Simple loan payment calculator
Before you get a loan, it’s important to know how much debt you can take on. Our simplified loan payment calculator can help you determine what your monthly payment could be including the principal amount and interest charges. To use the calculator, input the principal balance of your loan, the interest rate and the loan length.
Having an idea of your monthly payment can help when you’re putting together a budget. You might find that you have enough money left over to make extra payments or even develop a plan to get ahead of your debt.
How do you calculate a loan payment?
The Bankrate loan payment calculator breaks down your principal balance by month and applies the interest rate you provide. Because this is a simple loan payment calculator, we cover amortization behind the scenes. If you would prefer a loan payment calculator that delves into the granular details (such as amortization), use our more robust calculator.
In the context of a loan, amortization is when you pay off a debt on a regular, fixed schedule. Often, within the first few years, the bulk of your monthly payments will go toward interest. For example, if you have an auto loan with a monthly payment of $500, your first month’s payment might break down into $350 toward interest and $150 toward the principal.
Types of loans
There are loans offered for nearly every legal purpose by a variety of lenders. When considering the type that's best for you, it's important to compare each option to make sure the loan will benefit you and your finances down the road.
- Auto loans are loans intended to help finance a vehicle. Similar to personal loans, auto loans allow you to borrow a lump sum and pay it back over a set repayment period with interest. Auto loans are secured loans, meaning that the eligibility requirements are less stringent than unsecured loans, but the vehicle is put up as collateral so if you fail to make payments, you could lose your vehicle. Before applying, shop around to find the best rates and repayment terms to make sure the payments reasonably fit into your budget.
- Home equity loans and home equity lines of credit are borrowed against the amount of equity you've built up in your home (the value of your home minus the amount you've paid down). These loans are secured and use your house as collateral, so you do run the risk of losing your home if you fail to make the payments. However, they typically have better interest rates and terms than other loan products.
- Personal loans are sums of money you can borrow from a bank, credit union or online lender that can be used for virtually any purpose. These loans have fixed interest rates and repayment terms that typically range between 2 to 5 years. If you are in the market for a personal loan, compare top lenders to find the one with the best rate for your credit score.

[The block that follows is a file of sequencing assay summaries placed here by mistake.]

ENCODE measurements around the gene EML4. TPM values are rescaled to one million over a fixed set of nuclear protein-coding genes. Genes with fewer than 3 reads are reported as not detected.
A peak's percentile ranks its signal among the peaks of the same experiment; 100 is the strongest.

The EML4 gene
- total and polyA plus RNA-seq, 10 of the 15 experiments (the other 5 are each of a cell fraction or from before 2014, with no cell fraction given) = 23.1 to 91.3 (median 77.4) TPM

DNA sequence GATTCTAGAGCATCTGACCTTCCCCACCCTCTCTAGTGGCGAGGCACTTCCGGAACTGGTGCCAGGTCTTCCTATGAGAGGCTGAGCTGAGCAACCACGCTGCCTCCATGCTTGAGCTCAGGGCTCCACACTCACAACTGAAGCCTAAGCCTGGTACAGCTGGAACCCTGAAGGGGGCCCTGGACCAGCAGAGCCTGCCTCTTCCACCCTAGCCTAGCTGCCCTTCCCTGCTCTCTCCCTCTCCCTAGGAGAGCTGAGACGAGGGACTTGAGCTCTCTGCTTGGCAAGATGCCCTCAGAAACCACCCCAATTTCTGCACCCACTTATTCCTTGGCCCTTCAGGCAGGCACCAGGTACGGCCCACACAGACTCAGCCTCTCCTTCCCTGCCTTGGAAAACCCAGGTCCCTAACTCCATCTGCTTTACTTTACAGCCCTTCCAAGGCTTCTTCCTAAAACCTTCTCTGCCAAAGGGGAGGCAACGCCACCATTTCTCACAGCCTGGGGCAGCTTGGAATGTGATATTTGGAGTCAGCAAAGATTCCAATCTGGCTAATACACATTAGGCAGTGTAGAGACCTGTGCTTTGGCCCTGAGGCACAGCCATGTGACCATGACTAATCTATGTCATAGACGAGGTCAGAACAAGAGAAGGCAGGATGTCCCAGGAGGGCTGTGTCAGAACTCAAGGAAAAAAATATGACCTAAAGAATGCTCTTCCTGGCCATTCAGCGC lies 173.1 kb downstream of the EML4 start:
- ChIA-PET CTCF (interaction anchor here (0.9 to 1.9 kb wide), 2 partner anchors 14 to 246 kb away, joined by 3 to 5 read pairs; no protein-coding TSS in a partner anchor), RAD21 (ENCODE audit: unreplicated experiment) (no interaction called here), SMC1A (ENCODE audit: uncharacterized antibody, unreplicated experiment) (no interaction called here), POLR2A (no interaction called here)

- Student loans are loans specifically for educational purposes. There are both federal student loans and private student loans. Federal student loans are generally better because they come with borrower protection and have standardized deferment and forbearance periods. If you are having trouble qualifying for a federal loan, compare terms and rates on private student loans before choosing a lender, as these can vary widely.
Secured vs unsecured loans
Loans come in secured and unsecured options. Secured loans require you to put up an asset as collateral. This is typically something like a house or vehicle. These loans involve a great deal of risk since you could lose your asset if you do not pay the loan back. However, because the lender is taking on less risk, these loans do tend to come with lower interest rates and better terms over all. Home equity loans and auto loans are typically secured loans.
An unsecured loan does not require collateral, making it a safer option, especially if you have good credit and can qualify for the best interest rates. These loans tend to have stricter borrowing requirements, lower borrowing limits and higher interest rates. Personal loans and student loans are typically unsecured loans.
APR vs. interest rates
The interest rate is the annual cost of a loan to its borrower, expressed as a percentage of the principal borrowed. The annual percentage rate (APR) of a loan is slightly different, but more closely reflects actual annual costs. The APR includes the interest rate as well as fees and any other costs (i.e., closing costs or discount points), amortized on an annual basis.
Before you take out a loan, you should be familiar with vocabulary terms used by lenders:
The principal is the overall amount of money being borrowed. You typically receive this money as a lump sum and then begin paying it back on a monthly basis.
The interest rate is the rate at which the amount of money owed increases. It is typically expressed as an Annual Percentage Rate (APR) and incorporates any fees charged by the lender.
The loan term is the amount of time that you have to pay off your loan. The longer your loan term is, the lower your monthly payments will be. However, taking a longer repayment period does increase the overall interest that you pay.